Moral Worth of Social Systems

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Calls from liberal and left social critics for advantaged people to recognize their privilege also underscores this emphasis on individual identities. For individual people to admit that they are privileged is not necessarily going to change an unequal system of accumulation and distribution of resources.

Instead, we should talk not about the moral worth of individuals but about the moral worth of particular social arrangements. Is the society we want one in which it is acceptable for some people to have tens of millions or billions of dollars as long as they are hardworking, generous, not materialistic and down to earth? Or should there be some other moral rubric, that would strive for a society in which such high levels of inequality were morally unacceptable, regardless of how nice or moderate its beneficiaries are?

What the Rich Won’t Tell You, Opinion, New York Times, written by Rachel Sherman

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Indiana: Minimum Wage Needed for Rent

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#40 Indiana

In Indiana, the Fair Market Rent (FMR) for a two-bedroom apartment is $789. In order to afford this level of rent and utilities — without paying more than 30% of income on housing — a household must earn $2,629 monthly or $31,550 annually. Assuming a 40-hour work week, 52 weeks per year, this level of income translates into
an hourly Housing Wage of: $15.17

Out of Reach 2017, National Low Housing Coalition (NLIHC)

Homelessness and Health Care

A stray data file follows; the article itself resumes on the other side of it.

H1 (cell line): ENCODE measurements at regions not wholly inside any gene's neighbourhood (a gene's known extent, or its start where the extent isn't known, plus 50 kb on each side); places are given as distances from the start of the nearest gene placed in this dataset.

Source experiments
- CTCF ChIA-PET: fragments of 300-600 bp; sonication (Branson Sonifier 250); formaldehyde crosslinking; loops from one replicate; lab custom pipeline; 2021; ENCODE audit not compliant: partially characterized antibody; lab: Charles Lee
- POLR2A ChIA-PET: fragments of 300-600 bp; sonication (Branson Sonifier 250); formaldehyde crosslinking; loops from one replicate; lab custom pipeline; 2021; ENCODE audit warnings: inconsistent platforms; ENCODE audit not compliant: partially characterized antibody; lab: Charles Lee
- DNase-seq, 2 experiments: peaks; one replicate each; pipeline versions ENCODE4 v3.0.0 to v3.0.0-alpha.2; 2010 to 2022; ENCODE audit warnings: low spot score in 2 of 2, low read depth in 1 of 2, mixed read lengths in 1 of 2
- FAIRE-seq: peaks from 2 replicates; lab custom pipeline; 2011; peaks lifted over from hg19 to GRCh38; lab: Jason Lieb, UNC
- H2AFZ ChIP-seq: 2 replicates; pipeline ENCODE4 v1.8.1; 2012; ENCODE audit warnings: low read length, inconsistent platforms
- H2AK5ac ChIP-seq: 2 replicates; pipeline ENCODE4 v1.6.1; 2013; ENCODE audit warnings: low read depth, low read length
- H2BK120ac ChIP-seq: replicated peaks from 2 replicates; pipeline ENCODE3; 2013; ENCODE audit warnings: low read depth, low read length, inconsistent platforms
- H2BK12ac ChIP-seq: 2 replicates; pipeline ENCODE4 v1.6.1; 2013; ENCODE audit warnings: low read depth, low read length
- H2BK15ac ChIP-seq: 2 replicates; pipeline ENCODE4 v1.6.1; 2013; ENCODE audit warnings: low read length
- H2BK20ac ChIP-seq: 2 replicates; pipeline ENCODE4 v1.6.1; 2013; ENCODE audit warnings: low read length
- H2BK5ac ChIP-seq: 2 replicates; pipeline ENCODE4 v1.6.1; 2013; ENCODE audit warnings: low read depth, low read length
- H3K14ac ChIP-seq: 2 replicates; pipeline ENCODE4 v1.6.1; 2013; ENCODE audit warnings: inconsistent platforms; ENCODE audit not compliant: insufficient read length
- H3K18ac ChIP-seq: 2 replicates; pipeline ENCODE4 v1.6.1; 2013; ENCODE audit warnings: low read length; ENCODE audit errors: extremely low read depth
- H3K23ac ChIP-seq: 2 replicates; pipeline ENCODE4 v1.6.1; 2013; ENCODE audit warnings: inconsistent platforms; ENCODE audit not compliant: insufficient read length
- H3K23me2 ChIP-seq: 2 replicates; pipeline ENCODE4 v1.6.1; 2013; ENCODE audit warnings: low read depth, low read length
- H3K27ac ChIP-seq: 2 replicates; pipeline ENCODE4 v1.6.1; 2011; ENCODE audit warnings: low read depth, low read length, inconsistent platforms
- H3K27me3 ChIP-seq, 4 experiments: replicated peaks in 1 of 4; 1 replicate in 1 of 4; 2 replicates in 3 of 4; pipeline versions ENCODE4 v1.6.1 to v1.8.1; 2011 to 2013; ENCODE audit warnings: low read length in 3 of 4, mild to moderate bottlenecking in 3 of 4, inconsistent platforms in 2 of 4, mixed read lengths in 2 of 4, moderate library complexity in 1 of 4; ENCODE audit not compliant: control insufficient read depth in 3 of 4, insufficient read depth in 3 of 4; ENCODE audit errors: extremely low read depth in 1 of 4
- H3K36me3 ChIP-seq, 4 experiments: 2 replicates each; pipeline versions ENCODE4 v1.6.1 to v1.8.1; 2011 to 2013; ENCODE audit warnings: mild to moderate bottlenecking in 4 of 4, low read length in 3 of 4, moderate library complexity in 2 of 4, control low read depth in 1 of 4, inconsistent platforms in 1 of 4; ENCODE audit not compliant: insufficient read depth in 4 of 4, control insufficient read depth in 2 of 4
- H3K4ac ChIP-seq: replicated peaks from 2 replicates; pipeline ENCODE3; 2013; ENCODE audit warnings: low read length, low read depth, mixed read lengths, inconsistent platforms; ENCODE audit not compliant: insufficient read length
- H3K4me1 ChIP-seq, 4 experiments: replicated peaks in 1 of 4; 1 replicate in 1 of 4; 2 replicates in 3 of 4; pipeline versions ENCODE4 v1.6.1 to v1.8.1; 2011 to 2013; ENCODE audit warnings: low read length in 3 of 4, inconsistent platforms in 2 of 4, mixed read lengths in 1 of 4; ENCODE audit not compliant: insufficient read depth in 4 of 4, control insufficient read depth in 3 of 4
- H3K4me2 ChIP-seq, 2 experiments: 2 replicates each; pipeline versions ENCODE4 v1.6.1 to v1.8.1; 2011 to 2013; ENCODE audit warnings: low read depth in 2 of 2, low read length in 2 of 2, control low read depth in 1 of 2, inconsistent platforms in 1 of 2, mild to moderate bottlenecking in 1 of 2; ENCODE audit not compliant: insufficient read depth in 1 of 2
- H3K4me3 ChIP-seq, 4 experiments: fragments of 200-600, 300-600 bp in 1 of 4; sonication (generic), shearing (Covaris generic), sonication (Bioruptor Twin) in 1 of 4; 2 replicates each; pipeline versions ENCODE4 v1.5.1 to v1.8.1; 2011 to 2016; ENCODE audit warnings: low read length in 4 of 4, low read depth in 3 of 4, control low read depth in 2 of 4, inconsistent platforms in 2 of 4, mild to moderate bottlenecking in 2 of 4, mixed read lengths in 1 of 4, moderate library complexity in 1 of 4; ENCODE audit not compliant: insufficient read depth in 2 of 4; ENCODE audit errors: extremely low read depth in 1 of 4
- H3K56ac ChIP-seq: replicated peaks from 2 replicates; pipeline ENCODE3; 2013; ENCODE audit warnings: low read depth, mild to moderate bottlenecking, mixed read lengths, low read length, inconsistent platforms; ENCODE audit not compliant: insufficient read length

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Although the tipping point is often the loss of a job, sickness or injury often precede it. Sickness and injuries make holding a job difficult, which leads to income declining and homelessness for those without a safety net. Due to the mostly employer-based health insurance coverage system in the U.S., no job means no health insurance. The combination of unemployment and poor health can then lead to financial ruin. Nerdwallet estimated that 57.1 percent of U.S. personal bankruptcies are due to medical bills, making it the leading cause of the financial calamity that often precedes homelessness.

We can learn from how one doctor addressed hunger, another so-called health-related social issue or “social determinant of health.” Decades ago, Jack Geiger founded the first federally funded community-health center in the U.S. There, he began giving impoverished patients prescriptions for food using its pharmacy funds. Nervous about this practice, federal officials tried to stop him, but Geiger responded, “The last time we looked in the book, the specific therapy for malnutrition was food.”

The specific therapy for homelessness and its associated health issues is housing.

How Health and Homelessness are Connected—Medically: This doctor examines the web of medical conditions that lead to and compound homelessness, and vice versa, The Atlantic, 01/25/2016, written by Seiji Hayashi

Wisconsin: Minimum Wage Needed for Rent

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#31 Wisconsin

In Wisconsin, the Fair Market Rent (FMR) for a two-bedroom apartment is $838. In order to afford this level of rent and utilities — without paying more than 30% of income on housing — a household must earn $2,792 monthly or $33,501 annually. Assuming a 40-hour work week, 52 weeks per year, this level of income translates into an hourly Housing Wage of: $16.11